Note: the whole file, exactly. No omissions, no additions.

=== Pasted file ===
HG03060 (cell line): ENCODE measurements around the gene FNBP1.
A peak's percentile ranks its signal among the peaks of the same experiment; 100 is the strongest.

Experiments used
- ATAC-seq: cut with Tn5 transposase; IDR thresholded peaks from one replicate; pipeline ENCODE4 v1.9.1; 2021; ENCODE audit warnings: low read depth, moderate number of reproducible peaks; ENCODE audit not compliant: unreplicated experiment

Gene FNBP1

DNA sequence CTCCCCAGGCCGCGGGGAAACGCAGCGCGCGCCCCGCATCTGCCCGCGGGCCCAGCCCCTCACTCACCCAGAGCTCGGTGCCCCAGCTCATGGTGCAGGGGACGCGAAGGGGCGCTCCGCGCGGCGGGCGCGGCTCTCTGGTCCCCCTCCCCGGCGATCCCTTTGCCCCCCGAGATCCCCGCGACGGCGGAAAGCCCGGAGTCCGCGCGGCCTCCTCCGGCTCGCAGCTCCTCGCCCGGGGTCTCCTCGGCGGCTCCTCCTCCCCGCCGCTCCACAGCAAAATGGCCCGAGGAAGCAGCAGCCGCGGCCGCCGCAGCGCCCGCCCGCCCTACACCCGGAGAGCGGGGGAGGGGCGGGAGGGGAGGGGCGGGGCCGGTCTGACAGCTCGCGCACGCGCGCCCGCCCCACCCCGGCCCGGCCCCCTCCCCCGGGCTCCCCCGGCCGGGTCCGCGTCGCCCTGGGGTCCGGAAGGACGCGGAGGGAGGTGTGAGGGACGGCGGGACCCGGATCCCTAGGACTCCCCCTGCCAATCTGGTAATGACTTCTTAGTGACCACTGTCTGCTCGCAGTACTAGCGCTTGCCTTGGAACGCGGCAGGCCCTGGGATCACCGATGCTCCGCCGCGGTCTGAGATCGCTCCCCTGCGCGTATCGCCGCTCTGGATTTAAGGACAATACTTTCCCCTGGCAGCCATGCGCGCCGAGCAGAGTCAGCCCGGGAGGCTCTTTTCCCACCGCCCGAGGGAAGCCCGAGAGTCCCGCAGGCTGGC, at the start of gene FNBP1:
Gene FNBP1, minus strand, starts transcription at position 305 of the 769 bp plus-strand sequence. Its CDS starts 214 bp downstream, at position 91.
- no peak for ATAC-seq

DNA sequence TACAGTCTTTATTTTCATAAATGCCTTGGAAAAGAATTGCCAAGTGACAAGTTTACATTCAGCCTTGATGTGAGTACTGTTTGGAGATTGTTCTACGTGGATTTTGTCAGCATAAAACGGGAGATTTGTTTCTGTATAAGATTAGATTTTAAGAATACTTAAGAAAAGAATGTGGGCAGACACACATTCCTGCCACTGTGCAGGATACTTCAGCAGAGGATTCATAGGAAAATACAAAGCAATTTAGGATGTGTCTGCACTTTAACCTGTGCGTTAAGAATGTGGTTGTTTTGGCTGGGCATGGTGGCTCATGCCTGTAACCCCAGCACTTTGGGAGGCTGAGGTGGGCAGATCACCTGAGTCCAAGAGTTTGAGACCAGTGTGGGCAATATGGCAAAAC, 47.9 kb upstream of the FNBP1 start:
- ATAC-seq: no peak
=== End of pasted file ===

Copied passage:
HG03060 (cell line): ENCODE measurements around the gene FNBP1.
A peak's percentile ranks its signal among the peaks of the same experiment; 100 is the strongest.

Experiments used
- ATAC-seq: cut with Tn5 transposase; IDR thresholded peaks from one replicate; pipeline ENCODE4 v1.9.1; 2021; ENCODE audit warnings: low read depth, moderate number of reproducible peaks; ENCODE audit not compliant: unreplicated experiment

Gene FNBP1

DNA sequence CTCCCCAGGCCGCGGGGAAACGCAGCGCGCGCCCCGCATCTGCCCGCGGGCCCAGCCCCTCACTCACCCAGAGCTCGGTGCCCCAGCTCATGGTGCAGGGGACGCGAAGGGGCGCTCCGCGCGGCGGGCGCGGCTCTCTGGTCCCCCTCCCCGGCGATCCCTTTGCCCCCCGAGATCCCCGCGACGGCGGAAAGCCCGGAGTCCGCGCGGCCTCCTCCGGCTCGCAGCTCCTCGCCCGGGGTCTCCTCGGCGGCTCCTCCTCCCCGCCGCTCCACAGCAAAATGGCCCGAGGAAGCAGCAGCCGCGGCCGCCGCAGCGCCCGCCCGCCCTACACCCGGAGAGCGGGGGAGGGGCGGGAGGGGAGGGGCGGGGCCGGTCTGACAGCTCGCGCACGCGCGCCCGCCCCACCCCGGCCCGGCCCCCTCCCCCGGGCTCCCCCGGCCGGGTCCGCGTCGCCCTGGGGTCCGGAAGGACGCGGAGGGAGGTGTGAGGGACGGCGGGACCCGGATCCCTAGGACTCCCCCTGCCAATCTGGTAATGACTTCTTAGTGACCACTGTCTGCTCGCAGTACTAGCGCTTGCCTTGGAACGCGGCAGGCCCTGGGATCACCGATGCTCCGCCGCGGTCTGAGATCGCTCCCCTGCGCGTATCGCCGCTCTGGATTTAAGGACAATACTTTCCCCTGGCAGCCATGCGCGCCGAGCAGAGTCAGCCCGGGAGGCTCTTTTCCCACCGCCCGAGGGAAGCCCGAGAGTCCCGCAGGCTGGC, at the start of gene FNBP1:
Gene FNBP1, minus strand, starts transcription at position 305 of the 769 bp plus-strand sequence. Its CDS starts 214 bp downstream, at position 91.
- no peak for ATAC-seq

DNA sequence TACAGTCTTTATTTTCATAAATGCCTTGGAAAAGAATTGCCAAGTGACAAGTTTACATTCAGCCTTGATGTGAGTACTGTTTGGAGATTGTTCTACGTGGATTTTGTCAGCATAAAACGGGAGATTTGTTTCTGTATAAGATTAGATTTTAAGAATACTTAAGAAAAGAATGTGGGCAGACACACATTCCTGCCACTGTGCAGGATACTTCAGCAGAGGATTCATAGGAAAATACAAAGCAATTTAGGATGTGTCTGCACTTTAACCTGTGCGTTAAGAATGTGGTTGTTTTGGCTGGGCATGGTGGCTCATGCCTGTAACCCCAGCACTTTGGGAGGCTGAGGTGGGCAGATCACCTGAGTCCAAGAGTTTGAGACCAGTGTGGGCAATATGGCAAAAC, 47.9 kb upstream of the FNBP1 start:
- ATAC-seq: no peak